If a company in Spain employs you and for any reason you get fired, there are several administration procedures that have to be pursued.
With the termination of the relations between employer and employee, the company has to provide a certificate and documents stating the amount of contributions to the social security that have been made by the employer. These will be necessary in case the fired employee require unemployment benefits.
The worker will receive as well a document stating the amounts that the company will owe to the ex-employee. This is called in Spain the “finiquito” and will include the compensations that by law are entitled to the worker.
The compensation that the company will pay to the ex-employee depends on many factors. In case the:
- The employee was fired during the initial trial period
- The employee resigned
- There was a common agreement between the parties
- The termination was due to causes specified in the contract (breach of contract from the employee)
- The termination was due to disciplinary causes. The employee is not entitled to any compensation
Disciplinary causes can include:
- Absences or lack of punctuality repeated and unjustified.
- Lack of discipline or disobedience at work, serious and unjustified by the worker.
- Verbal or physical abuse to the employer, the co-workers or relatives who live with them.
- The transgression of contractual good faith. For example mistreating a client or revealing confidential information to a competitor.
- Continuous or voluntary decrease in performance standards or amount of work.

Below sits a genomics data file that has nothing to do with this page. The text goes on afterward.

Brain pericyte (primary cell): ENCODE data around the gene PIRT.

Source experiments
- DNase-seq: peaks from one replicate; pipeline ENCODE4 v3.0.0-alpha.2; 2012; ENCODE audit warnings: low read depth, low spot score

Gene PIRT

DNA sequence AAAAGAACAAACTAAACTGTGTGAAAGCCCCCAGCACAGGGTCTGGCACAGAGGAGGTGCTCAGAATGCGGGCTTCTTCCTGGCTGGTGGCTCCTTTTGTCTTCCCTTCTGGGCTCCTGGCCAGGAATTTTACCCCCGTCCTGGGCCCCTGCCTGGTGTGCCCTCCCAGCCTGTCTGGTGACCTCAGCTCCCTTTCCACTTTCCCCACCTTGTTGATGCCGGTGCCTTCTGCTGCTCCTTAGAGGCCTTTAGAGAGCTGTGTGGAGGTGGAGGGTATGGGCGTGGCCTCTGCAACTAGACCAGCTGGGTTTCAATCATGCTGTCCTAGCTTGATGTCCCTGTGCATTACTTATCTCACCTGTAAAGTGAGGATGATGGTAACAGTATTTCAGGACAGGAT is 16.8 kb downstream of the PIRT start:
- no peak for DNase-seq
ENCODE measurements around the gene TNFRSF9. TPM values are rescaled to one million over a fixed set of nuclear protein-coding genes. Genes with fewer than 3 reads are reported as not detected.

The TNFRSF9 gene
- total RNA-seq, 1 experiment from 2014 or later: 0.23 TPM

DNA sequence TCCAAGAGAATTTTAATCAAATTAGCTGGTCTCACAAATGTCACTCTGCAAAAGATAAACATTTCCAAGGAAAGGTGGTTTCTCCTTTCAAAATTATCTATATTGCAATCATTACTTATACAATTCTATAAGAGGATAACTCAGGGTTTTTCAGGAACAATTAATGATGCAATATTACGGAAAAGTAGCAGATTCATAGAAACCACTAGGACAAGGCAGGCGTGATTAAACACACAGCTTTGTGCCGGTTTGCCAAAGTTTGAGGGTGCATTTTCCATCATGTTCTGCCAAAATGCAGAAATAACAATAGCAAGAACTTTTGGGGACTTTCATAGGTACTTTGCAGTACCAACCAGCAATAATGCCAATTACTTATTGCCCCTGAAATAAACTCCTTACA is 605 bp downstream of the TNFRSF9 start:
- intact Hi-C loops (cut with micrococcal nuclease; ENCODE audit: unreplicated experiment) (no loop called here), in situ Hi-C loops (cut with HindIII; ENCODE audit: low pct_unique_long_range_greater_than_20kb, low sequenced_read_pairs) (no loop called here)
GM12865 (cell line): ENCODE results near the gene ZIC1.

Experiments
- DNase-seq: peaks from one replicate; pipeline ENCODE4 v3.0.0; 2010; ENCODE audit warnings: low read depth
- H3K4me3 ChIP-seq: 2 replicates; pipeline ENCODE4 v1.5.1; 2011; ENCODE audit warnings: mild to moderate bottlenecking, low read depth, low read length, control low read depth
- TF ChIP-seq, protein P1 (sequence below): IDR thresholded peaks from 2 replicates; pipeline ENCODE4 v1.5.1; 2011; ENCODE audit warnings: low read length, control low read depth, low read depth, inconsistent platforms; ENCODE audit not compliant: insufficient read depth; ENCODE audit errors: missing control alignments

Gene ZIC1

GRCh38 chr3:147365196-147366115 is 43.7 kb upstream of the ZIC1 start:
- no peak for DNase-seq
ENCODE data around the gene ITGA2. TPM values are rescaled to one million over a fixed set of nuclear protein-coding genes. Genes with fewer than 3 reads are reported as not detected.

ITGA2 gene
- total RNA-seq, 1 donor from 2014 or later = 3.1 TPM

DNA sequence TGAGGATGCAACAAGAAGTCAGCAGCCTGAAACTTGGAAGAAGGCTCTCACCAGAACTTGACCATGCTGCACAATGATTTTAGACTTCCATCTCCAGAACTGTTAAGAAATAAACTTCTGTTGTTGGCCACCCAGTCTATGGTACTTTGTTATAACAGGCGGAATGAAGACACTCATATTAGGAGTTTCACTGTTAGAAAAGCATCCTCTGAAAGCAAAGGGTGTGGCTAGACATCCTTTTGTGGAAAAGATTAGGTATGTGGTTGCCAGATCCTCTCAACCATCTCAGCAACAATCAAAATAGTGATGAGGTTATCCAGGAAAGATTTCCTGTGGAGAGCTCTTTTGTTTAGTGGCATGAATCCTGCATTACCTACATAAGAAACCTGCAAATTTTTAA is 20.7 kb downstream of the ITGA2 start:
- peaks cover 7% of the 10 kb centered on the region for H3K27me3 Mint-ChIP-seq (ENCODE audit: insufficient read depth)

- Habitual intoxication or drugs influence with negative impact on work performances.
Redundancy for objective reasons
In case the job termination is due to force majeure conditions or for objective reasons (causas objectivas in Spanish) the worker is entitled to compensations equivalent to 20 days of work per year worked in the company (with a maximum of 12 years) for periods after the 12/02/2012 and 45 days per year before this date (with a maximum of 42 months).
What is exactly an “objective cause” is specified in article 52 of the “Ley del Estatuto de los Trabajadores”. In general we can say that objective cause is:
- A cause related to economic, technical, organizational and production. Most of the time if the company has difficulties or is changing its location.
- For absences from work, even justified but intermittent, which reaches 20% of the working days in two consecutive months or that total absences in the previous twelve months reaches 5% of the working days, or 25% in four discontinuous months within a period of twelve months.
- Impossibility for the employee to adapt to technical changes in his job, when such changes are reasonable
Dismissal for unfair reasons
In case the job termination is considered unfair (“despido improcedente” in Spanish). The compensation is much higher and is equivalent to 45 days per year worked in the company (with a maximum of 42 months) for work periods before the 12/02/2012 and 33 days per year after. Unfair termination is happening when the company didn’t justify the dismissal, didn’t follow the correct procedures considered by Spanish law or didn’t produce enough evidences in case of disciplinary dismissal.
Most Spanish labour court cases are revolving around stating if redundancies are objective or unfair.
A piece of advice for companies and employees
- The compensation payment has to arrive at the same time than the letter of notification. Failure to do this, the dismissal will be considered unfair
- There must be at least a 15 days notice. Without this notice the employee is entitled a day more of compensation for each day without notice
- Putting any conditions on the compensation payment (for example the signing of a document on the part of the employee) will make the dismissal unfair.
- Wrong calculation of the compensation amounts will make the dismissal unfair.
- Always communicate with the other party by certified burofax.